However, for the Igangan people, life has not remained the same since the eviction of the Fulani. This is reflected in the declining economic activities in the village. Our correspondent also gathered that many indigenes of Igangan have relocated from the community as commercial activities have dipped so drastically.  

When our correspondent visited the community recently, it was discovered that many residents are yet to come to terms with the reality that the Fulani community is no longer around them. Those who spoke to Daily Trust  recollected, with nostalgia, the friendship, camaraderie and economic ties they had built over the decades with members of the Fulani community.  

Findings by our correspondent showed that the Fulani settlement is now being used by some members of the community for farming. The nomadic school razed during the Sunday Igboho invasion remains abandoned while a barracks has been built close to the settlement known as Gaa Seriki.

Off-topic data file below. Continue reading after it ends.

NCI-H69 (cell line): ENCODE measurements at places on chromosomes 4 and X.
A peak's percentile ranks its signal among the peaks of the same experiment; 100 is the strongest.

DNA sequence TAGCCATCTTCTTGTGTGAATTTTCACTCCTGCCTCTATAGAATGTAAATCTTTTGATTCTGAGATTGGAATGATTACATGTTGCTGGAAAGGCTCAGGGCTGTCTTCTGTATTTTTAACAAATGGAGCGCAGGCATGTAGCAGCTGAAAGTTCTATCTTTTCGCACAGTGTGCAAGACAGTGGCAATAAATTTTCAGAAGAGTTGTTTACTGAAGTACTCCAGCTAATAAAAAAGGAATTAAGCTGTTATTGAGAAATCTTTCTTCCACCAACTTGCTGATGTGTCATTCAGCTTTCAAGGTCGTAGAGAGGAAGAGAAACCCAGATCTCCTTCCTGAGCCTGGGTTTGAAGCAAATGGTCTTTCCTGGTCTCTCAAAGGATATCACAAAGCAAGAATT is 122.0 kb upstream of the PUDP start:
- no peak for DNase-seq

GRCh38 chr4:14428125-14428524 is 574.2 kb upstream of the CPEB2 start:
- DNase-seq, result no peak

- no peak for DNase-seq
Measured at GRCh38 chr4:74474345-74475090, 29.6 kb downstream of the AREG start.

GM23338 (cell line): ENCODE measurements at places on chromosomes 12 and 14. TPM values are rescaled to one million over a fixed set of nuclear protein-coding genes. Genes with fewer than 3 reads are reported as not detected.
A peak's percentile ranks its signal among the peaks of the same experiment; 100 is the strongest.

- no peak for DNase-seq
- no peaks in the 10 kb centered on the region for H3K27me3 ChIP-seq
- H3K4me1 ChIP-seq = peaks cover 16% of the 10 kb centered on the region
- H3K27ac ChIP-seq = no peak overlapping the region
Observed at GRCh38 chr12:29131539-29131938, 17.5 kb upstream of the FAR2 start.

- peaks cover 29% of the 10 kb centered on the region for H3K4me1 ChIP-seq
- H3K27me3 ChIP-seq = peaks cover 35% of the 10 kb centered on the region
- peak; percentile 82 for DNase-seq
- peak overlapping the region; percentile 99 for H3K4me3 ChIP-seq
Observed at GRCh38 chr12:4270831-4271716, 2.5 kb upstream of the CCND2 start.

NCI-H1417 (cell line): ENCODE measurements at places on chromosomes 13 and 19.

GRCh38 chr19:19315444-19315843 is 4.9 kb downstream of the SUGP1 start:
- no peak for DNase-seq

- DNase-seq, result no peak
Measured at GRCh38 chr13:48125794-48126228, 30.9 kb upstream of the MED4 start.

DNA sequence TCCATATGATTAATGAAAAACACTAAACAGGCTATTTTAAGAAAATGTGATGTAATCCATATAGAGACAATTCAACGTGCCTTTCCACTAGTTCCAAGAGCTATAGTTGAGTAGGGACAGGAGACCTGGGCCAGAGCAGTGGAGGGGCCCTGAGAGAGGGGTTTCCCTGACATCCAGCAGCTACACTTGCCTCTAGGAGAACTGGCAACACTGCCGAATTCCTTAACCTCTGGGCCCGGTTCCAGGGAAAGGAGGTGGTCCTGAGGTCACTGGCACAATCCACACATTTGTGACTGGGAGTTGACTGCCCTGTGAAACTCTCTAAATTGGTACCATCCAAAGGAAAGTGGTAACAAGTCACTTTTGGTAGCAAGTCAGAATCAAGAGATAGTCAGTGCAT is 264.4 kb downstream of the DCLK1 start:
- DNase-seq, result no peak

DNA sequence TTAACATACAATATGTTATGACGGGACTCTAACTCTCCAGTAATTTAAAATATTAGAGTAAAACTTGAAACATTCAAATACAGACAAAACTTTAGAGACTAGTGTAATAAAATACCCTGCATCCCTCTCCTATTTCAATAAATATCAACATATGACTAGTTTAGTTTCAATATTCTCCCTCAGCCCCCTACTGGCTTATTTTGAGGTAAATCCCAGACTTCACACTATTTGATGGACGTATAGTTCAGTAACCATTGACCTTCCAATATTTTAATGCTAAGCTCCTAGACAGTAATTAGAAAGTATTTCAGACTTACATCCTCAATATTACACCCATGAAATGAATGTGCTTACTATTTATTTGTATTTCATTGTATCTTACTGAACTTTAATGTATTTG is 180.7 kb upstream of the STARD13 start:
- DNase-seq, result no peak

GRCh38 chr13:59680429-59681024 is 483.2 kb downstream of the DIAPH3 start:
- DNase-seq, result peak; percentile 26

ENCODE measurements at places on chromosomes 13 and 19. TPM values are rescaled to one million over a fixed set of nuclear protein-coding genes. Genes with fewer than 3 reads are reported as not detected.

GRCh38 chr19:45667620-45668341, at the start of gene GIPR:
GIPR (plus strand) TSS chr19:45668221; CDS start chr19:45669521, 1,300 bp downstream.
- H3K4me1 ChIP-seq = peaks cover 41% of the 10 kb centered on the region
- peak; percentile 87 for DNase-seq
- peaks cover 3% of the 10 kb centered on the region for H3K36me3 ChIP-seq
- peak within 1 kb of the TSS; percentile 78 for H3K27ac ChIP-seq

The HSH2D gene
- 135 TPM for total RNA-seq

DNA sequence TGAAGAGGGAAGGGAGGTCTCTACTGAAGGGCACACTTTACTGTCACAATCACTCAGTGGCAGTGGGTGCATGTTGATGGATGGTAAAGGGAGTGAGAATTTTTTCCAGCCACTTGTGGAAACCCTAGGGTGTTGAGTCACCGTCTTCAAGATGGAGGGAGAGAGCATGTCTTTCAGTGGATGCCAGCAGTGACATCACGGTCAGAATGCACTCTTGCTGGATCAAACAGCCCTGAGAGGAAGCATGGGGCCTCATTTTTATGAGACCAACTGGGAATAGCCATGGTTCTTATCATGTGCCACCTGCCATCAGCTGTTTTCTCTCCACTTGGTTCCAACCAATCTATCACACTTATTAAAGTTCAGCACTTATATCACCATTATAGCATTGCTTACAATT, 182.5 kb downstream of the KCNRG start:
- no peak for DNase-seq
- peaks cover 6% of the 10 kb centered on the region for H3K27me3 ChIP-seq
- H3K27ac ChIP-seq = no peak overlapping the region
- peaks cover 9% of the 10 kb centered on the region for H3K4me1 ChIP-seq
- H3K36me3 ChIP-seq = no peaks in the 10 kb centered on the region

Many indigenes of the community refrained from making comments about the incident when they were approached by our correspondent because of the fear of a backlash that their comments could generate among the leaders of the community.  

However, one of the indigenes, who spoke with our correspondent on condition of anonymity, said the community is unhappy with the exit of the Fulani as it has affected commercial activities, adding that many people have relocated. Those who borrowed money to do business are no longer making sales. Just about two weeks ago, I know two people who relocated to Shaki.  

“Also, as farmers we are not really doing well because we also depend on the cattle of these herdsmen to clear the remnants on our farmlands. But since there are really no cows now, we spend a lot clearing. Even the problems of kidnapping that Sunday Igboho talked about at the time are still happening. We are not happy that the Fulani have left, we have a problem with that.”  

‘Allow Fulani to move around’